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Although unnerved by his experience, Danny begins an arduous journey that leads him back to the streets of Dublin, the tenement slums, and, ultimately, the malice and mischief of the Artane playground. What he discovers with each twist and turn of his odyssey will forever change his life. Elegantly written, this is a brutally honest, often harrowing, depiction of a young boy's struggle to survive orphanage life, and stands as an inspiring testament to the healing power of music and love.
A powerful book full of grit. determination, suffering, and deliverance, Danny Ellis' memoir is also a spiritual journey, a look into and an understanding of the depth of his soul. Black Daniel and the Gas Man appear as symbols of toughness and fear, threads that run through his life, especially at the Artane Industrial School, His story is compelling and his writing is a joy to read. While punishments meted out at the school are unbelievably cruel, there is also compassion in the most unlikely places. And of course, as in any Irish story, there is humor. I especially recommend this to any musician out there who enjoys seeing how music has enhanced, and redeemed, another's life.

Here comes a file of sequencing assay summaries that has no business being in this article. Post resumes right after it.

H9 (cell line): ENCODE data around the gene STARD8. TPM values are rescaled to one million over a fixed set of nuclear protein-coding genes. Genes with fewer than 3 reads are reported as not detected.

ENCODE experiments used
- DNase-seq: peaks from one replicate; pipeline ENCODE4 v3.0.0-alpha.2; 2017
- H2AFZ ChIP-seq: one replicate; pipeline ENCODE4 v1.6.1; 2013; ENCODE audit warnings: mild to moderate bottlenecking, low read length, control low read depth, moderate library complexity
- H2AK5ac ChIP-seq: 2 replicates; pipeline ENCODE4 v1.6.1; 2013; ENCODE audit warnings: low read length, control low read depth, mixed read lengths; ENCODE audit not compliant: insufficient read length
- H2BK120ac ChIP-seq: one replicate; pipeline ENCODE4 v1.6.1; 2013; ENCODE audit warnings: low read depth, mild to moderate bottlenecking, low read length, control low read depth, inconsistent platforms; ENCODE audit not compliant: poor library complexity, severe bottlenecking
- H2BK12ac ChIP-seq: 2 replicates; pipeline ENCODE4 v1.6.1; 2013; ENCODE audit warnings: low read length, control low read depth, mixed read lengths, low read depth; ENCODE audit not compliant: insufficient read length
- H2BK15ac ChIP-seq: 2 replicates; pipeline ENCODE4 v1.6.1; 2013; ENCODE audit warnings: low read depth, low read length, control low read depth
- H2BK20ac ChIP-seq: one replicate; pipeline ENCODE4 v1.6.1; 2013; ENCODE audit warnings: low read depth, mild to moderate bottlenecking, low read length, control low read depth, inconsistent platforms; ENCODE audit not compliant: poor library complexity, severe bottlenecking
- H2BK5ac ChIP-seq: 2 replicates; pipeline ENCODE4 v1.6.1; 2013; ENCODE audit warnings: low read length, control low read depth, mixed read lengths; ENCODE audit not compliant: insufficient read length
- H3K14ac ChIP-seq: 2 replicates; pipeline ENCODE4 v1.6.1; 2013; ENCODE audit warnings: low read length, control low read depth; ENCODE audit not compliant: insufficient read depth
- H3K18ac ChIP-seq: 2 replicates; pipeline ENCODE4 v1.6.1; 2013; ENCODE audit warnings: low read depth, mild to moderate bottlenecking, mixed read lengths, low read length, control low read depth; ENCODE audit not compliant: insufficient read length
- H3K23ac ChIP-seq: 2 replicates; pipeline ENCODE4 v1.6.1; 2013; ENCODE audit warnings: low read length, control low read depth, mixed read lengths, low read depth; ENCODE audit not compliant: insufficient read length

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Posted April 22, 2014
Danny Ellis survived childhood in the infamous Irish orphanage called the Artane Industrial School. This book (The Boy at the Gate) is a memoir on how that experience shaped his life. We saw him in concert a week ago at a Sisters of St Francis event. His voice and song writing abilities are not to be missed. Listening to his CD (800 voices) while reading the story of loss, abandonment and redemption is an experience I won't forget soon.
In one sense, this is a horror story. An eight year old boy dropped off to be "cared for" by Catholic priests and eight hundred other boys. In another sense, it's a most beautiful story as Dano is saved by his innate talent and love for music. I couldn't put the book down, and now I'm sorry it's done.
As I write this note I'm listening to Dano sing. You need the book and the CD.